Finally I was shown photographs of himself, chronologically arranged. Needless to say, it was not he who showed them. There was the half-nude baby, with eyes already sparkling and eager, then the schoolboy with the fine carriage of the head, then the lad fresh from school with a singularly calm expression, and well filled-out cheeks. A little later the expression appeared more mature and tense, though still ingenuous. Later again there was a decidedly stern look, with the face less oval and thinner. The rough fingers of war had chiseled this face, and sharpened and strengthened it. I looked from the picture to him, and I realized that, compared to his former pictures, his expression had now indeed acquired something terrible. But just then he laughed, and the laughter conjured away all phantasies.
As a tiny boy who had invented an enchanted bed for his sisters’ dolls, as a boy who, at College Stanislas, had rigged up a telephone to send messages to the last forms in the schoolroom, or manufactured miniature airplanes, as a recruit who, at Pau, had gladly accepted the work of cleaning, burnishing, and overhauling engines, Guynemer had always shown a passion for mechanics. Becoming a pilot, and later on a chaser, he exhibited in the study and perfecting of his airplanes the same enthusiasm and perseverance as in his flights. He was everlastingly calling for swifter or more powerful machines, and not only strove to communicate his own fervor to technicians, but went into minute details, suggested improvements, and whenever he had a chance visited the workshops and assisted at trials. Such trials are sometimes dangerous. One of his friends, Edouard de Layens, was killed in this kind of accident, and Guynemer was enraged that a gallant airman should perish otherwise than in battle. He was in reality an inventor, though this statement may cause surprise, and though it may not be wise at present to bear it out by facts.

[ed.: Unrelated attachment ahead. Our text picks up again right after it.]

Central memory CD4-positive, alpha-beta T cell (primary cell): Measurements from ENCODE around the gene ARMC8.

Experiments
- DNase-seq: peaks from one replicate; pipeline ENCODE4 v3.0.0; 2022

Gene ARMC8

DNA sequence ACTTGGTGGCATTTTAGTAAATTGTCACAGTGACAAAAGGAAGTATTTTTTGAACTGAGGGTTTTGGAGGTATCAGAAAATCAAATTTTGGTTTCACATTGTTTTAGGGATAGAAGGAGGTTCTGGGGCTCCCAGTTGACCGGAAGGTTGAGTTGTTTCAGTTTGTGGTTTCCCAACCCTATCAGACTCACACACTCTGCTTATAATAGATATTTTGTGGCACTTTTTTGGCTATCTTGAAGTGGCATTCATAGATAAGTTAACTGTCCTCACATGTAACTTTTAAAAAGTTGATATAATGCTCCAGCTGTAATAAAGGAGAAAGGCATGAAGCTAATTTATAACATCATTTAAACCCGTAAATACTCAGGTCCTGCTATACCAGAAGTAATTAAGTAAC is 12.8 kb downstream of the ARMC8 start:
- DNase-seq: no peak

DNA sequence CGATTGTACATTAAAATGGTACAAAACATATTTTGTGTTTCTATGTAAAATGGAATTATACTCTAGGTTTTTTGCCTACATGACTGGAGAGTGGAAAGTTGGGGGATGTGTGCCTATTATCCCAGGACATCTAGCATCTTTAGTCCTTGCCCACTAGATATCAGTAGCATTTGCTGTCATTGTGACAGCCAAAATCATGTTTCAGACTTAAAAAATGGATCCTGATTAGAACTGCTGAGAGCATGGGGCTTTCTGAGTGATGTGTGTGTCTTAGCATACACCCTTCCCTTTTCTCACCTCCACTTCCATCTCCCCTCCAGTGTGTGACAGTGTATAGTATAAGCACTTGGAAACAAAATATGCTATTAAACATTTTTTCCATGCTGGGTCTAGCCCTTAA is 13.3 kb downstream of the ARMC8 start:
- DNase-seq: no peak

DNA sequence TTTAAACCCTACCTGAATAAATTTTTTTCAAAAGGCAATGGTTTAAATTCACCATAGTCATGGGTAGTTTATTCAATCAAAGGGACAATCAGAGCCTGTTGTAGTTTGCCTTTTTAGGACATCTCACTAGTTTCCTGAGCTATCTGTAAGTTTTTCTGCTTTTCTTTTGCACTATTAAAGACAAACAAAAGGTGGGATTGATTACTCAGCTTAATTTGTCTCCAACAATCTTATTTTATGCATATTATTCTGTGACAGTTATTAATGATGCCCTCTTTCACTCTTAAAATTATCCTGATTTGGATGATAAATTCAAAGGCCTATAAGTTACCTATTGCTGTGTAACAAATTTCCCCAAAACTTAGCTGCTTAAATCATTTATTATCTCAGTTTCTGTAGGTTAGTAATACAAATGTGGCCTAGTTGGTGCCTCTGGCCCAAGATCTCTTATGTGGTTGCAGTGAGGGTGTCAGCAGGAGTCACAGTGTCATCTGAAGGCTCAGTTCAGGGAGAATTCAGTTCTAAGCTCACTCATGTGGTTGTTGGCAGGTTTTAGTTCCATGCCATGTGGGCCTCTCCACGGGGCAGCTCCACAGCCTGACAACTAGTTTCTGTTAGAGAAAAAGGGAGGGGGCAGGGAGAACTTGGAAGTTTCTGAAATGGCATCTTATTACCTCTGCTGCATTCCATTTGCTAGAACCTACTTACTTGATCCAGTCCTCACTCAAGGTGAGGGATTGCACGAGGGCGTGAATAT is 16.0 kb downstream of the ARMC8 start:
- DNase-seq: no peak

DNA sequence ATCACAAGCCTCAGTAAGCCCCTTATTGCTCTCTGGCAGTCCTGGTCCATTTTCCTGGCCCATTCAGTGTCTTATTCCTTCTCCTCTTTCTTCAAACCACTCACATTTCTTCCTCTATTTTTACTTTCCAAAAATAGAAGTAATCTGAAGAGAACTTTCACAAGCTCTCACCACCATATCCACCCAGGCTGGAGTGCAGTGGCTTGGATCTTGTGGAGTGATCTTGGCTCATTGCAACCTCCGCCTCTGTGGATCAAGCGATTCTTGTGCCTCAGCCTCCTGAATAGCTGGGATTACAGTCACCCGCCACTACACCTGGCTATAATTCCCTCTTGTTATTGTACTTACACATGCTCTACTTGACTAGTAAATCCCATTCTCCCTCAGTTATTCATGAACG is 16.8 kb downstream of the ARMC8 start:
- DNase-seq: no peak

Every part of his machine or of his gun was familiar to him. He had handled them all, taking them apart and putting them together again. There are practical improvements in modern airplanes which would not be there had it not been for him. And there is a “Guynemer visor.”
Confidence and authoritativeness had not come to him along with glory, for from the first he talked as one engrossed by his ideas, and it is because he was thus engrossed that he found persuasive words to bring others round to his views. But, naturally enough, he had not at first the prestige which he possessed when he became Captain Guynemer, had high rank in the Legion of Honor, and enjoyed world-wide fame. In his ’prentice days when, in workshops or in the presence of well-known builders, he would make confident statements, inveigh against errors, or demand modifications, people thought him flippant and saucy. Once somebody called him a raw lad. The answer came with crushing rapidity: “When you blunder, raw lads like myself pay for your mistakes.”